It’s fun to celebrate victories. It’s all smiles and party favors when you come home with a report card filled with A’s and B’s. For most kids, anyway. Growing up, my mother would want to know why I only got a 99…..what question did I get wrong? Maybe that has something to do with the last few weeks.
In my quest to introduce the two Michaels, I’ve set weight goals as benchmarks of success. A test of sorts to get from point a to point b and measure progress. That last benchmark was 217…my arch nemesis of years past. A weight that for all intents and purposes might as well be the lowest number on any scale I purchase, considering my inability to puncture gravity any lower.
The last month or longer has been an interesting time, fraught with a cacophony of emotional undertows emanating mostly from relationships at my place of employment. The easy out would be to parse blame out in neat little “it’s you not me” boxes. The deeper truth lays somewhere closer to “how is God changing me in this conflict?”.
Change is painful, and tumultuous. In Physics 101, you learn that the universe is moving from a point of perfect order, towards a decaying ever increasing state of chaos. No one ever walks into a toddler’s room to find that the room is cleaner than it was ten minutes prior. Four year olds are great professors of physics if you stop long enough to observe them.
And so, down here at 217 land…in emotional change land, I’ve noticed some things about myself and my tendencies.
I still use food as a sedative, and an anesthetic.
I still revert to an emotional “little boy” condition when challenged or confronted. In my mind’s eye, I can see a rage building up in my chest. My heart beats faster. My voice starts to crack a little and I become physically agitated. Stress seeps down into my chest down into my gut like a thick cough syrup. A stress sludge, of sorts.
I stop weighing myself everyday.
I gain a few pounds and start using phrases like, “I suck”. Self-defeating self talk dominates my thinking. I begin to wonder if I’m really as talented and gifted as I think I am, or if I’m just a good pretender and scared to death that someone will expose the “real me”.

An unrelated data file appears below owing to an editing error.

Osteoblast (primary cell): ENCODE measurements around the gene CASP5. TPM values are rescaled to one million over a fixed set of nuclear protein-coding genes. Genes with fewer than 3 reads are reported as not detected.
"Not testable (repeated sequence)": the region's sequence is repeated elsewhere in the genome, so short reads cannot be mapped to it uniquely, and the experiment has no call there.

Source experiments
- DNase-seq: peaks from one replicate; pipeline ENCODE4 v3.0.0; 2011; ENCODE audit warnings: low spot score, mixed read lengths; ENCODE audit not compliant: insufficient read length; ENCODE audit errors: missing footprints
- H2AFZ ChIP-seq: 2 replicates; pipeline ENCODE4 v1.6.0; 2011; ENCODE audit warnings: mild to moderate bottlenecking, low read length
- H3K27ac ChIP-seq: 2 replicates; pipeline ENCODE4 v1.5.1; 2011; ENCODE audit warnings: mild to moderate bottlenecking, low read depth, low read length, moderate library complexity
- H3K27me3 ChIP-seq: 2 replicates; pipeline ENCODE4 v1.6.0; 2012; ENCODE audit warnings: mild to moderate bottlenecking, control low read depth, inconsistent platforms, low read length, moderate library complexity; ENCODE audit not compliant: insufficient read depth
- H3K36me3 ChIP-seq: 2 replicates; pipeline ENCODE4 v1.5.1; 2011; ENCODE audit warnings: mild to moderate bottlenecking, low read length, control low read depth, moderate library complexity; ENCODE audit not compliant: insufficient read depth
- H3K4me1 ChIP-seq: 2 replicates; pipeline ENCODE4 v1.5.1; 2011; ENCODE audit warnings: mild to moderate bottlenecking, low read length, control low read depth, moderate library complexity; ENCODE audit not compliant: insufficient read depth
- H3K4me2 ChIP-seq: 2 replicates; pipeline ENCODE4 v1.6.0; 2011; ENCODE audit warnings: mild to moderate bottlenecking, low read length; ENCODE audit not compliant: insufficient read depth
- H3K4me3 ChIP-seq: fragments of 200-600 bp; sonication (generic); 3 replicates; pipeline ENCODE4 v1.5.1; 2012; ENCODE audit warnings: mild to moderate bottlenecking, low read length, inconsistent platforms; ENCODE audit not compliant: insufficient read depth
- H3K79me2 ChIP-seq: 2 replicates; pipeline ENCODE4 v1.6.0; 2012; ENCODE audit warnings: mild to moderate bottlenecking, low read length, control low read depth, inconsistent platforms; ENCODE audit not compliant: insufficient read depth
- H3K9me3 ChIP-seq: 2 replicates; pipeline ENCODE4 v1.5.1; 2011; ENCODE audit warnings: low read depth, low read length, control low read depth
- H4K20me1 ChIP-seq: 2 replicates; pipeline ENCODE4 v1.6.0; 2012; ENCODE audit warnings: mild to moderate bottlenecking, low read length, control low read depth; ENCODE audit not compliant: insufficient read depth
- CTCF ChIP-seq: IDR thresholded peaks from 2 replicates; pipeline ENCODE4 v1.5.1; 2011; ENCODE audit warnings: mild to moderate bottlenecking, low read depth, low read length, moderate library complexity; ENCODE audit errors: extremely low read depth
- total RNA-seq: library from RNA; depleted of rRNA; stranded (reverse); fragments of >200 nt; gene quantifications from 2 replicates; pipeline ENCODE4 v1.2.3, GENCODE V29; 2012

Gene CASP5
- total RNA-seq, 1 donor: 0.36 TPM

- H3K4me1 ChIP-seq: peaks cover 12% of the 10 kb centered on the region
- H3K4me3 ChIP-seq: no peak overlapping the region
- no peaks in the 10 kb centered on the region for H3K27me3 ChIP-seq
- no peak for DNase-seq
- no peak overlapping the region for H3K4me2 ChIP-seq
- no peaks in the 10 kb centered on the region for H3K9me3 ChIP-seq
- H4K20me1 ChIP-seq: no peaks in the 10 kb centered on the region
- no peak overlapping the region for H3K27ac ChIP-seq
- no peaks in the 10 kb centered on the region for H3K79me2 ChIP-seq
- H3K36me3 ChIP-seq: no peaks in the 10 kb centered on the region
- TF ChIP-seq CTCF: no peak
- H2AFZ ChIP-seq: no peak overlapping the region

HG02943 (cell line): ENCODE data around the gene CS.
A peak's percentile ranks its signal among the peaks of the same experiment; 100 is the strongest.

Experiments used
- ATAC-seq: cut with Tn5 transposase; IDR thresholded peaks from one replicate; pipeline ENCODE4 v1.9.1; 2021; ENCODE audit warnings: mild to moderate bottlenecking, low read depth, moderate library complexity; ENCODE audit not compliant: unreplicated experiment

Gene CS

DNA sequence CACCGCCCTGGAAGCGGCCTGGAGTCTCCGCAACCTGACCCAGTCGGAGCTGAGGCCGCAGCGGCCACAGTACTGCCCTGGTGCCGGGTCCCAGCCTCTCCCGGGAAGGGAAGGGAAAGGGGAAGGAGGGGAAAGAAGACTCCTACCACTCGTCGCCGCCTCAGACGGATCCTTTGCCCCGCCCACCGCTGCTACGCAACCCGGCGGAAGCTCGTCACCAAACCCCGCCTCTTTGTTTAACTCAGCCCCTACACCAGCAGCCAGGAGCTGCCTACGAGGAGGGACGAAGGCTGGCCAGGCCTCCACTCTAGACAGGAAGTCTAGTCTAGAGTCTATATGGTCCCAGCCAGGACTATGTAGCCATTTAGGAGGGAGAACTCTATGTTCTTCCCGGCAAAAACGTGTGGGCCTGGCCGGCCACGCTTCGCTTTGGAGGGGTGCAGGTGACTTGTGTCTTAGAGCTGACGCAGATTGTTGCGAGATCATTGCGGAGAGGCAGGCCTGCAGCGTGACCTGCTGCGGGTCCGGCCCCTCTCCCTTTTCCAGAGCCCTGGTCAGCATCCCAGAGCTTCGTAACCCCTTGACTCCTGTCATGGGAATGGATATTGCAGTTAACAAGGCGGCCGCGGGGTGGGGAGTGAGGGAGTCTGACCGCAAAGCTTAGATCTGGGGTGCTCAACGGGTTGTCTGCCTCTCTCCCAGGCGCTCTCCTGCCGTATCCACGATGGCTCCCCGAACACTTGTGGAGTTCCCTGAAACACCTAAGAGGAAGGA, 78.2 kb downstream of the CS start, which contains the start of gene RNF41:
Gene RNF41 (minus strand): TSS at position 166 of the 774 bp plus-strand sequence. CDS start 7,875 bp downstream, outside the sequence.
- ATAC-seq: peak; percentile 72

I’m back in the kitchen of my growing-up house, wondering why 99 wasn’t good enough on a test.
It’s one thing to think that thought – and another thought completely to type it out, and just sit and stare at it for a solid two or three minutes. Like maybe you’ve just figured out something important.
Maybe I don’t deserve to be healthy, or thinner. Maybe I’m really not “that good”.
Or maybe there’s a fear of failure. A fear of 216.9 and below. Of getting down here, and spiraling completely out of control one more time, back up to 270 again. I can think of nothing worse.
And yet, when faced with conflict and change and emotionally overloaded circuit breakers, I eat. Revert to established habits. Eating alone when no one’s looking. Eating quickly past the point of satiated hunger to bloated self loathing and guilt. “Why did I just do that”, land.
This is a scary, scary place, right here. No parachutes or air-bags. No boo-boo kisses if I slip and skin my knee.
I don’t like it here. I don’t like it much, at all. I like to be the champion and the guy who gets it done. The guy with the great ideas and the abilities and the talents and the smiles and the jokes and the funny stories. I like that guy. Most of you like, that guy.
I had no idea when I started this how deep down the rabbit hole I’d be going. I thought it would be more about calories and corn syrup. Turns out that was the easy part. Today, I’m sitting here talking to a 17 year old kid in my head, whose head is down and doesn’t particularly believe he’s very special. A kid who eats alone when no one’s looking, past the point of satiation, and says things like “I suck” after the fact.
We’re both trying to figure out when that whole thing started, today. I think both our lives depend on it.
Radio Michael – over and out.